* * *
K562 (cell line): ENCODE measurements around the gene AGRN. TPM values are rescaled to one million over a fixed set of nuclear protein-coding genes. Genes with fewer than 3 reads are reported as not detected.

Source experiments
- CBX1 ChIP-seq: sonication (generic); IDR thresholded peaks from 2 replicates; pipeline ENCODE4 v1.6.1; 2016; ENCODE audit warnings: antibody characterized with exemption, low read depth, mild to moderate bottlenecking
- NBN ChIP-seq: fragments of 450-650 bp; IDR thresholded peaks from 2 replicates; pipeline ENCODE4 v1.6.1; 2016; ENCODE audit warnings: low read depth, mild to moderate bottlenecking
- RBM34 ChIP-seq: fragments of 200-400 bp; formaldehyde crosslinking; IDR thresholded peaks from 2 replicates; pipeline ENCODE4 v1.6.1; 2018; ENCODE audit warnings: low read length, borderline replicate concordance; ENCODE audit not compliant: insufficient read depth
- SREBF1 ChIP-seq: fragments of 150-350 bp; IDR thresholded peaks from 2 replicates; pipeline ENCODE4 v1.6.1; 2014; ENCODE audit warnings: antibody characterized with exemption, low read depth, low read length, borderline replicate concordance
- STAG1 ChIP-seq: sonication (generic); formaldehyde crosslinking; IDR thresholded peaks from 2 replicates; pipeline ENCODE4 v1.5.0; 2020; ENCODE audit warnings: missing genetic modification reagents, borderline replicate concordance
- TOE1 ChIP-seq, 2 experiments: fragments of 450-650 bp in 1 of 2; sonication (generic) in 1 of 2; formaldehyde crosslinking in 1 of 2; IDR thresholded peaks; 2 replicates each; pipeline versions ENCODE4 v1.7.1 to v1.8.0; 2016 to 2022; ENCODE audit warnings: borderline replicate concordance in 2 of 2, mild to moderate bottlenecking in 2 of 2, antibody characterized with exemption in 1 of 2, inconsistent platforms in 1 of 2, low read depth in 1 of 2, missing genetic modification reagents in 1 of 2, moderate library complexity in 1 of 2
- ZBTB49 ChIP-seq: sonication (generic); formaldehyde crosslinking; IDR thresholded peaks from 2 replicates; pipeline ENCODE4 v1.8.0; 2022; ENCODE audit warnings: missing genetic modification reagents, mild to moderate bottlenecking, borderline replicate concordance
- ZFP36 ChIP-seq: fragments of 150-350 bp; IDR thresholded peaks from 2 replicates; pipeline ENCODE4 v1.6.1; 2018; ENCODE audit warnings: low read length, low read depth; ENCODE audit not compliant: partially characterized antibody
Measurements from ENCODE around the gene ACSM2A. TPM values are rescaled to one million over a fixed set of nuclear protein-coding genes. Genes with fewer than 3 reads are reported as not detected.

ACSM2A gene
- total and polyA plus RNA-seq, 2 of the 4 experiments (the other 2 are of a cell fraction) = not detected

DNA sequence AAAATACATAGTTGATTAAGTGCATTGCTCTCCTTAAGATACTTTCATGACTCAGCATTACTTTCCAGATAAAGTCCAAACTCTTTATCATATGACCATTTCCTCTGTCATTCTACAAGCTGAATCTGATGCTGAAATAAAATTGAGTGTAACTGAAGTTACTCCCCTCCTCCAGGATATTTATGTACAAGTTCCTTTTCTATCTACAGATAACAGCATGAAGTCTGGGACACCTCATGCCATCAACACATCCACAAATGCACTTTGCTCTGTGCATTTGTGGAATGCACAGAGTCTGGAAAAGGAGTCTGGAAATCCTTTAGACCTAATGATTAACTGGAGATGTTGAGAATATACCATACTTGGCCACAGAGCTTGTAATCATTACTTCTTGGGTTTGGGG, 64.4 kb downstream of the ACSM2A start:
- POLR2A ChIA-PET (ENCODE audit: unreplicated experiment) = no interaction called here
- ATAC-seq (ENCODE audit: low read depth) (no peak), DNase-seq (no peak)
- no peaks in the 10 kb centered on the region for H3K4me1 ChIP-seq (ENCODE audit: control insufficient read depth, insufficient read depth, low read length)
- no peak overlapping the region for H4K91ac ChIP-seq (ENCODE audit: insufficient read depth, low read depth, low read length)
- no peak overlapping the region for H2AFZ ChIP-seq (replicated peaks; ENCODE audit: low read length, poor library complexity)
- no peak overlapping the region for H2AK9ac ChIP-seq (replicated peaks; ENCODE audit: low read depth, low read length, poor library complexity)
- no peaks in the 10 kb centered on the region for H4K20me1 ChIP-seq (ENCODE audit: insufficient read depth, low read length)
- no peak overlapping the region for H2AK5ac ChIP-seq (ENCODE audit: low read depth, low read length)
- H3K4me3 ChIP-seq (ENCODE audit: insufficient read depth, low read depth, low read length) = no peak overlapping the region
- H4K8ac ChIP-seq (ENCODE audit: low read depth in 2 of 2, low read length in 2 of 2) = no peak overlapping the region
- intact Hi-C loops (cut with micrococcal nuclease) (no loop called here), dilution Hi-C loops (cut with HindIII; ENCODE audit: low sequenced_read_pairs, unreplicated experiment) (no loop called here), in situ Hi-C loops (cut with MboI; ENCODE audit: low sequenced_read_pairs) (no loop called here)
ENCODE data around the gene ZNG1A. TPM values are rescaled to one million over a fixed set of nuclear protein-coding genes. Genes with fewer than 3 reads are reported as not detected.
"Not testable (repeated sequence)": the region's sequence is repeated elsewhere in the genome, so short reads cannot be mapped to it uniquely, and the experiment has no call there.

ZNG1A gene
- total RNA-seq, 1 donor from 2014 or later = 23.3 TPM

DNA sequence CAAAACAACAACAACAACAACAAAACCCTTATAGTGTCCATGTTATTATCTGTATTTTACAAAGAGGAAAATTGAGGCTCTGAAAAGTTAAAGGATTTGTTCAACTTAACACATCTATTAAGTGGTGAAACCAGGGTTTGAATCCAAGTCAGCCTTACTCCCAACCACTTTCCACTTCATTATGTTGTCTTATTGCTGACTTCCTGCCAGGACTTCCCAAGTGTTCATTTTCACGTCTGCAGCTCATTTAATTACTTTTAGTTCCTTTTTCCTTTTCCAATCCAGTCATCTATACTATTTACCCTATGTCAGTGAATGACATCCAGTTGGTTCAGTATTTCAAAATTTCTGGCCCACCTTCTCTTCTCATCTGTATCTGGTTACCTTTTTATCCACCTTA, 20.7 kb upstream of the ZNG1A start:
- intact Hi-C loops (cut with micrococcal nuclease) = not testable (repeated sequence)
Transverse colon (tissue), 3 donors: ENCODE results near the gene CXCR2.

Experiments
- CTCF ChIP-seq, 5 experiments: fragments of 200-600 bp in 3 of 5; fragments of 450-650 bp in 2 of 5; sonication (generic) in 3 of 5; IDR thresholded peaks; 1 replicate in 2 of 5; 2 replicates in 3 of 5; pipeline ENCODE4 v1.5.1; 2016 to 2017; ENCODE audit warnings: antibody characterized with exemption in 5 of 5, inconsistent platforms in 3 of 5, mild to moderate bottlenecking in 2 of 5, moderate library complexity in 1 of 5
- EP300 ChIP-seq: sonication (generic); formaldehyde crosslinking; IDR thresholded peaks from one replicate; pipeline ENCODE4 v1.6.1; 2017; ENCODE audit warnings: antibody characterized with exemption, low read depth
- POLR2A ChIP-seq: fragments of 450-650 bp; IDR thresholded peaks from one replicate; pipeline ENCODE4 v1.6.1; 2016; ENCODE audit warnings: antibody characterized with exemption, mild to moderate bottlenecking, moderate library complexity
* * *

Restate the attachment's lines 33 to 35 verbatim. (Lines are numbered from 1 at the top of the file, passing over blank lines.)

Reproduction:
Experiments
- CTCF ChIP-seq, 5 experiments: fragments of 200-600 bp in 3 of 5; fragments of 450-650 bp in 2 of 5; sonication (generic) in 3 of 5; IDR thresholded peaks; 1 replicate in 2 of 5; 2 replicates in 3 of 5; pipeline ENCODE4 v1.5.1; 2016 to 2017; ENCODE audit warnings: antibody characterized with exemption in 5 of 5, inconsistent platforms in 3 of 5, mild to moderate bottlenecking in 2 of 5, moderate library complexity in 1 of 5
- EP300 ChIP-seq: sonication (generic); formaldehyde crosslinking; IDR thresholded peaks from one replicate; pipeline ENCODE4 v1.6.1; 2017; ENCODE audit warnings: antibody characterized with exemption, low read depth